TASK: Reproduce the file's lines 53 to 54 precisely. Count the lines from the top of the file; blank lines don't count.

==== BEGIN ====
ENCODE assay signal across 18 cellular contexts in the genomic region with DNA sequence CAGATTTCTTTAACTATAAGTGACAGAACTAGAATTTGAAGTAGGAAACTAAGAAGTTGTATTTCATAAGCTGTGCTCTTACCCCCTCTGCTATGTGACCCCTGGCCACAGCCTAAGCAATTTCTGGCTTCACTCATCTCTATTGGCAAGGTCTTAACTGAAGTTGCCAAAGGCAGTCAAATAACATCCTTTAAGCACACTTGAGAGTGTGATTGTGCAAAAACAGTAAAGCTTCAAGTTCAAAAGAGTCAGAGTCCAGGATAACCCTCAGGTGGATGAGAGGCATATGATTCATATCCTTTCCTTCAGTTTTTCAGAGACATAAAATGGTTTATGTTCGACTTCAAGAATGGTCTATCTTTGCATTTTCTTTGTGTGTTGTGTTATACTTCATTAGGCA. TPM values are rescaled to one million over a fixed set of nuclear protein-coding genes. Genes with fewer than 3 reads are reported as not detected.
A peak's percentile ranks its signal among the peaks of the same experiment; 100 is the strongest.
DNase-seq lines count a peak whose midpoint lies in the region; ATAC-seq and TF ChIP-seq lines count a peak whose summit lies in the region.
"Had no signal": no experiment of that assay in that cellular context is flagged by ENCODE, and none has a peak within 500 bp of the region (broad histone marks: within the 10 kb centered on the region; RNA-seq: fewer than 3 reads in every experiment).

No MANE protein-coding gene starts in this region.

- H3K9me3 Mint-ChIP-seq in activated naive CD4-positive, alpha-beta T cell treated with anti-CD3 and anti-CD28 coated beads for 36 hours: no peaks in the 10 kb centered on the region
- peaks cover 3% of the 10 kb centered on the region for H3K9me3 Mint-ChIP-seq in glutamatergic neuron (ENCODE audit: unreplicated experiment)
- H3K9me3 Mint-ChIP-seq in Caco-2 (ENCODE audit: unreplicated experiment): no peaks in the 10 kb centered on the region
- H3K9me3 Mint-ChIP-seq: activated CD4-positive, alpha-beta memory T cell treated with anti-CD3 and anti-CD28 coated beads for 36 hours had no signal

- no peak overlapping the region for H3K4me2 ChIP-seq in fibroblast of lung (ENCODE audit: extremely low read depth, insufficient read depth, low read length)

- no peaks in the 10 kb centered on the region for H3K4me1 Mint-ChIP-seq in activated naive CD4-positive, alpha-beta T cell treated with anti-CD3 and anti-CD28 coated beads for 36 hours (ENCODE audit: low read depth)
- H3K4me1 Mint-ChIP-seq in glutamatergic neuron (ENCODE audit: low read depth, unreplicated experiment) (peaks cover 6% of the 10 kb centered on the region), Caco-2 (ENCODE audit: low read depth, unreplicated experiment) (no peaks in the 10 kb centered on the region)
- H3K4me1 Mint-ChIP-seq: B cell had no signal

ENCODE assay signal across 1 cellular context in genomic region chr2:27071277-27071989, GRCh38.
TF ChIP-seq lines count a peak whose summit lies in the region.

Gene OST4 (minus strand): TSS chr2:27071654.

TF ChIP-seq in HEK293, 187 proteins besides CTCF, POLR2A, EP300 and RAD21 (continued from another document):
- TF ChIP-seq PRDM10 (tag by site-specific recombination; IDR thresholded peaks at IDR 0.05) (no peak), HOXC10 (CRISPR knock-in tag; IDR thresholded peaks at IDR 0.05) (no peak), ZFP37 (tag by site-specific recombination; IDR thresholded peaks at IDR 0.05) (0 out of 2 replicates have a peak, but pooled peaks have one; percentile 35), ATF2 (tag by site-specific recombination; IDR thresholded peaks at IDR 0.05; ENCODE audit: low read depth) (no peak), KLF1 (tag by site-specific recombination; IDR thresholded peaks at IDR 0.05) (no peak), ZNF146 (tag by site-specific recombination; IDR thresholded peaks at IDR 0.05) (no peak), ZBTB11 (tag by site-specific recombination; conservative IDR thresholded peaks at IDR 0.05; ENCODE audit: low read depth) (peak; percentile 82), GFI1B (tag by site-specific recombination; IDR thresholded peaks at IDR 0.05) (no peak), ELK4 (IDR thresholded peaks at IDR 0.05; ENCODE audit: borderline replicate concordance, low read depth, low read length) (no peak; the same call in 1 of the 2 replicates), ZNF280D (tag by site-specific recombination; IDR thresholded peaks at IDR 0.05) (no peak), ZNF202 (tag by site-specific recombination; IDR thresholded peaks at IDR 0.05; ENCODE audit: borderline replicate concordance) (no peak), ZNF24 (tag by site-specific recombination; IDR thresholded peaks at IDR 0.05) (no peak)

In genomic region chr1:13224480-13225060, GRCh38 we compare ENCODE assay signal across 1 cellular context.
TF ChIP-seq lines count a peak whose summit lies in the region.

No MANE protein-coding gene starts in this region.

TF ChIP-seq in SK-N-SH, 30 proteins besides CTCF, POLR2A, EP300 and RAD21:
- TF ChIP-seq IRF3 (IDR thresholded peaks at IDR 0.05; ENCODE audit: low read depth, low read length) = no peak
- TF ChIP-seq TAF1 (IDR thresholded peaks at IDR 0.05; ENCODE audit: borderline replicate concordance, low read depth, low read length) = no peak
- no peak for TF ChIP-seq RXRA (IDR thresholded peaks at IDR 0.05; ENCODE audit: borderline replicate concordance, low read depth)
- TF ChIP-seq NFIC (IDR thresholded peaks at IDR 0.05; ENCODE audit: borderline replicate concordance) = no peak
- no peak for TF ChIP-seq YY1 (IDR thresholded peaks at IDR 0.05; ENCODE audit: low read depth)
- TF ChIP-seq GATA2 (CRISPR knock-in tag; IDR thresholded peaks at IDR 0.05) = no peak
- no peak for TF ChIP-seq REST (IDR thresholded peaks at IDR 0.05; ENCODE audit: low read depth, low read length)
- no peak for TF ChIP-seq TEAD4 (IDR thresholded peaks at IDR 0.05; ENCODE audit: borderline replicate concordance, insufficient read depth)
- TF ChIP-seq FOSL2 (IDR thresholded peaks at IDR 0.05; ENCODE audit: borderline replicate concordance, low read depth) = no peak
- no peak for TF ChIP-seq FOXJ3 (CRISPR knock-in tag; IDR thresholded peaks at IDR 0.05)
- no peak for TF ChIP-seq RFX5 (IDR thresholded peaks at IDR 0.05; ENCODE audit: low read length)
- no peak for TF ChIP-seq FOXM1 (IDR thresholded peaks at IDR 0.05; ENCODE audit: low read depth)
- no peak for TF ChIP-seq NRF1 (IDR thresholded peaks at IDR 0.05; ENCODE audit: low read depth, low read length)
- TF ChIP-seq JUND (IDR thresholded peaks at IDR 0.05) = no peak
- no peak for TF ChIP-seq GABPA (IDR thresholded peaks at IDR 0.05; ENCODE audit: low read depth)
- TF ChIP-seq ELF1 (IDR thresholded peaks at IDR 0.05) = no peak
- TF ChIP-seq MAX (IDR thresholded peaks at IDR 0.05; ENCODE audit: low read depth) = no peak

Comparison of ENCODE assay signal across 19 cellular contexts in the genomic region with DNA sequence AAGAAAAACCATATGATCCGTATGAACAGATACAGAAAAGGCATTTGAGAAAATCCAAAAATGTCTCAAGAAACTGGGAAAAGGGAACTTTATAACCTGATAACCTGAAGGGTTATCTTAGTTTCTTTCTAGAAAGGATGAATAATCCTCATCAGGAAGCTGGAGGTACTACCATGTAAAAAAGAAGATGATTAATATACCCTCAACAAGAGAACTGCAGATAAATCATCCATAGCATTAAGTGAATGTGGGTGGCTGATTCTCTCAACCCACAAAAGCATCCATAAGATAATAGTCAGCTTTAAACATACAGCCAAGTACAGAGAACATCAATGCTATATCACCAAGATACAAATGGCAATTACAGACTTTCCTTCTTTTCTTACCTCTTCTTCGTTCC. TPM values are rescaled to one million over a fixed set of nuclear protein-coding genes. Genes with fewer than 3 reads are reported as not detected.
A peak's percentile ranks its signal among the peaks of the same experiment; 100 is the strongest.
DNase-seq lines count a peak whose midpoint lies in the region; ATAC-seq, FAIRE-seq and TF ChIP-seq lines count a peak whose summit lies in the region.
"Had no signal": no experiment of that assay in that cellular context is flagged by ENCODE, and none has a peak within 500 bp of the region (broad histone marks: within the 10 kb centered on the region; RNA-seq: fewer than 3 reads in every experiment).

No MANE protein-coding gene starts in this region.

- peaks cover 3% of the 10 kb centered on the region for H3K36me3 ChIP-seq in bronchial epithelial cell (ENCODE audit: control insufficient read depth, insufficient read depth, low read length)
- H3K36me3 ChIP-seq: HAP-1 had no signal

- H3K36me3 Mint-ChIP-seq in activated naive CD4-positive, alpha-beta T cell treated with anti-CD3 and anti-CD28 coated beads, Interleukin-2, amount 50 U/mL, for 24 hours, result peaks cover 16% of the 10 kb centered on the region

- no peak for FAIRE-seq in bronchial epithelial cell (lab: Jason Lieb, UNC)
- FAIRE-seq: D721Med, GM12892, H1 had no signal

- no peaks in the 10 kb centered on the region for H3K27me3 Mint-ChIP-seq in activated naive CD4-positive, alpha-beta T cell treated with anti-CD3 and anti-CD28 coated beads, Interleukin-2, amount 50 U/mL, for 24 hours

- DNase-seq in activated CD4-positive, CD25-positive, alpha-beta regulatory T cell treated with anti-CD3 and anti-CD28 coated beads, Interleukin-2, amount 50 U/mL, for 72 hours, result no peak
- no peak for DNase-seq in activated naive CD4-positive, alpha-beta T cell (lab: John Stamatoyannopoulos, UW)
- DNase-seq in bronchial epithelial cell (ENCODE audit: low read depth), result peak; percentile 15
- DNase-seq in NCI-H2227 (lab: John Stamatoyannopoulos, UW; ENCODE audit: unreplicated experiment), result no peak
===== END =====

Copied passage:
- DNase-seq in bronchial epithelial cell (ENCODE audit: low read depth), result peak; percentile 15
- DNase-seq in NCI-H2227 (lab: John Stamatoyannopoulos, UW; ENCODE audit: unreplicated experiment), result no peak